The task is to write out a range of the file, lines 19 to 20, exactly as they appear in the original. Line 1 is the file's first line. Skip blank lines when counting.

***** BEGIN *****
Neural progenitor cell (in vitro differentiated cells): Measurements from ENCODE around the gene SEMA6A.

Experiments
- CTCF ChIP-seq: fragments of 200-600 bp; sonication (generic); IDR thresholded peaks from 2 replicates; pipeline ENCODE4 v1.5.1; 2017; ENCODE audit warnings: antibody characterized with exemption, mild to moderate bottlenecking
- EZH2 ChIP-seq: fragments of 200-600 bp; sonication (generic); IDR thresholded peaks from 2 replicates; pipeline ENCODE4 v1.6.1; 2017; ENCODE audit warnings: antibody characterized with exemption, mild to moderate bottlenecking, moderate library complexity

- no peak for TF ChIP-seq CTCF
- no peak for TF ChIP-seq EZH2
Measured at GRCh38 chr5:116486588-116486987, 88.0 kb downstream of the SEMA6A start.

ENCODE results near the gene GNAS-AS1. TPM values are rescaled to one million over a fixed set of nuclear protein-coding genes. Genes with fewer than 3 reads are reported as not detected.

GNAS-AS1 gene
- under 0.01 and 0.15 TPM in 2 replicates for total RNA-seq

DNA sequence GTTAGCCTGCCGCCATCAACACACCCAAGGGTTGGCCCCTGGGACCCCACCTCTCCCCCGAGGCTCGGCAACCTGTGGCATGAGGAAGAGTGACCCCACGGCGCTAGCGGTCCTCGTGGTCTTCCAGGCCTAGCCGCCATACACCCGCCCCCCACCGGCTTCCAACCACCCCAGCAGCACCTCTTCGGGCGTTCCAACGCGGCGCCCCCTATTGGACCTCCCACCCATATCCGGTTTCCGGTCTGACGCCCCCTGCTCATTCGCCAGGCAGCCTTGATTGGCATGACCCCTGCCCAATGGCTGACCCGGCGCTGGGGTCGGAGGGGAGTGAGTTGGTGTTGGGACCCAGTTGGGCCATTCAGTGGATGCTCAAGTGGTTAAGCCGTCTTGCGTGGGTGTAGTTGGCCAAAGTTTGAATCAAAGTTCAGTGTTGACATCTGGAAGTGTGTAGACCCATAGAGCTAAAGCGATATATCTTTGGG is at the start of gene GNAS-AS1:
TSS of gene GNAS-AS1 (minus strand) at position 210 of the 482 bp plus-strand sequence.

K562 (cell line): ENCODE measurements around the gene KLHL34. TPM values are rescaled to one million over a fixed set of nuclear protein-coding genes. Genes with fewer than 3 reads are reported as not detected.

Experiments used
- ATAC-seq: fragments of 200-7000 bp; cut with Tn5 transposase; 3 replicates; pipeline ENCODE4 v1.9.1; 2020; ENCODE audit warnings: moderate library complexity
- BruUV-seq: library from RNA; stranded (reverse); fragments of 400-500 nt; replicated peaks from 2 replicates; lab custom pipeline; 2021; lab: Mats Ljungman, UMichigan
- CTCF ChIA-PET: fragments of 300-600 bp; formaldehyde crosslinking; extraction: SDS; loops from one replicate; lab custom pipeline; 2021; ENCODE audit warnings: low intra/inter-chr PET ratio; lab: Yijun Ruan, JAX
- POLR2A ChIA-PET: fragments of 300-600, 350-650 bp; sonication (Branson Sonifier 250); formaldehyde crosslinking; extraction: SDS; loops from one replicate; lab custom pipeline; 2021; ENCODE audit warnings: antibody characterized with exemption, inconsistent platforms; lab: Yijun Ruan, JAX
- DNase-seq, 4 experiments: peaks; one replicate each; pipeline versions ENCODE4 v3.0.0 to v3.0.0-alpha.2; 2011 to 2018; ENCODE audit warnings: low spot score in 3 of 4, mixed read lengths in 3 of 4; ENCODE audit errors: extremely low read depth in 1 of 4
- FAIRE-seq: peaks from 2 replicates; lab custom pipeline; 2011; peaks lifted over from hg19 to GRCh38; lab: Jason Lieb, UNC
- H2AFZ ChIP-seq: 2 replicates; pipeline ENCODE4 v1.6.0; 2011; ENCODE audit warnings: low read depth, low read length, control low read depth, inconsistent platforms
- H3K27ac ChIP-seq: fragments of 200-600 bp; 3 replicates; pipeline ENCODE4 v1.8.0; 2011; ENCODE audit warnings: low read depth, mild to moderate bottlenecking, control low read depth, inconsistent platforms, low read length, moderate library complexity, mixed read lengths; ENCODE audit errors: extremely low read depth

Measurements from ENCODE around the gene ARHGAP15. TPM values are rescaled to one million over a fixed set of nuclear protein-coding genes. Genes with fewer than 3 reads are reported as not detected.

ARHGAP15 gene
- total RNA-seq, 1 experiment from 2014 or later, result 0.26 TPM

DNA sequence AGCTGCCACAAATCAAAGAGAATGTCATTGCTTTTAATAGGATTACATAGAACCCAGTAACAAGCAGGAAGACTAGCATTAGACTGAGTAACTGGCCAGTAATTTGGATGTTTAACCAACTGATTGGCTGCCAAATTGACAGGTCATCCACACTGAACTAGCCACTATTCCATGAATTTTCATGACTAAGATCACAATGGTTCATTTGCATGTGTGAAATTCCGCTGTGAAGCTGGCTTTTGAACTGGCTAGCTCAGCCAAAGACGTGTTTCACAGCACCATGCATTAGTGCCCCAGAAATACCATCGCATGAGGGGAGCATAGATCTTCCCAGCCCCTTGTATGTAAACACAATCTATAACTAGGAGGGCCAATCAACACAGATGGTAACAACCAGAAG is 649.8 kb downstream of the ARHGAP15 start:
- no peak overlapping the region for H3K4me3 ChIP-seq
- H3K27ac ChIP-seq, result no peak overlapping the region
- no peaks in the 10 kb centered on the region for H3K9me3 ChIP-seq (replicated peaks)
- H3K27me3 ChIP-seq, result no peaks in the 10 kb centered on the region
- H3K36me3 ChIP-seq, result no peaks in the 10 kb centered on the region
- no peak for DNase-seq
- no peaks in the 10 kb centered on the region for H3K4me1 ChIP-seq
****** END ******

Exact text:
- DNase-seq, 4 experiments: peaks; one replicate each; pipeline versions ENCODE4 v3.0.0 to v3.0.0-alpha.2; 2011 to 2018; ENCODE audit warnings: low spot score in 3 of 4, mixed read lengths in 3 of 4; ENCODE audit errors: extremely low read depth in 1 of 4
- FAIRE-seq: peaks from 2 replicates; lab custom pipeline; 2011; peaks lifted over from hg19 to GRCh38; lab: Jason Lieb, UNC